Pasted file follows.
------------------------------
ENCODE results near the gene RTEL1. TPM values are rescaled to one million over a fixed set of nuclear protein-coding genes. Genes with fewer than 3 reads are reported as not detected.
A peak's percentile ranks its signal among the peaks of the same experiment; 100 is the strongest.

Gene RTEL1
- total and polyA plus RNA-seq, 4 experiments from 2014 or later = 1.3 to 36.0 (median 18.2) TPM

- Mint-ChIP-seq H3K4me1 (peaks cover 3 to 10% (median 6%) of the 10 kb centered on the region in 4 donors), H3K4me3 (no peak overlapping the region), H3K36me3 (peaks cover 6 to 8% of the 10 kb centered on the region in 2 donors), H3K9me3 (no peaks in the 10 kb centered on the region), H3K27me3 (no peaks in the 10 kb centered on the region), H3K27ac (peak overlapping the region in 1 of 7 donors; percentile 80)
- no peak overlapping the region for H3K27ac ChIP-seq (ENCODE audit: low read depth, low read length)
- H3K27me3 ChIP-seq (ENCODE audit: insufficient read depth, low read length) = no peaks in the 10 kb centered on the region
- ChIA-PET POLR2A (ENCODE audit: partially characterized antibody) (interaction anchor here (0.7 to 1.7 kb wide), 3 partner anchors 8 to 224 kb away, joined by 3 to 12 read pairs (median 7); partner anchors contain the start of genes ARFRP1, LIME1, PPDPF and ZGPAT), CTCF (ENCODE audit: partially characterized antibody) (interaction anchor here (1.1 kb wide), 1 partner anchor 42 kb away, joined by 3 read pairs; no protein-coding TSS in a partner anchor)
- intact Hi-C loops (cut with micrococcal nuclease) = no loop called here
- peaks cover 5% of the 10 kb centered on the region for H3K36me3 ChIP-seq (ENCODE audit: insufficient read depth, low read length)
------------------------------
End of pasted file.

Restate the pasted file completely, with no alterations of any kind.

ENCODE results near the gene RTEL1. TPM values are rescaled to one million over a fixed set of nuclear protein-coding genes. Genes with fewer than 3 reads are reported as not detected.
A peak's percentile ranks its signal among the peaks of the same experiment; 100 is the strongest.

Gene RTEL1
- total and polyA plus RNA-seq, 4 experiments from 2014 or later = 1.3 to 36.0 (median 18.2) TPM

- Mint-ChIP-seq H3K4me1 (peaks cover 3 to 10% (median 6%) of the 10 kb centered on the region in 4 donors), H3K4me3 (no peak overlapping the region), H3K36me3 (peaks cover 6 to 8% of the 10 kb centered on the region in 2 donors), H3K9me3 (no peaks in the 10 kb centered on the region), H3K27me3 (no peaks in the 10 kb centered on the region), H3K27ac (peak overlapping the region in 1 of 7 donors; percentile 80)
- no peak overlapping the region for H3K27ac ChIP-seq (ENCODE audit: low read depth, low read length)
- H3K27me3 ChIP-seq (ENCODE audit: insufficient read depth, low read length) = no peaks in the 10 kb centered on the region
- ChIA-PET POLR2A (ENCODE audit: partially characterized antibody) (interaction anchor here (0.7 to 1.7 kb wide), 3 partner anchors 8 to 224 kb away, joined by 3 to 12 read pairs (median 7); partner anchors contain the start of genes ARFRP1, LIME1, PPDPF and ZGPAT), CTCF (ENCODE audit: partially characterized antibody) (interaction anchor here (1.1 kb wide), 1 partner anchor 42 kb away, joined by 3 read pairs; no protein-coding TSS in a partner anchor)
- intact Hi-C loops (cut with micrococcal nuclease) = no loop called here
- peaks cover 5% of the 10 kb centered on the region for H3K36me3 ChIP-seq (ENCODE audit: insufficient read depth, low read length)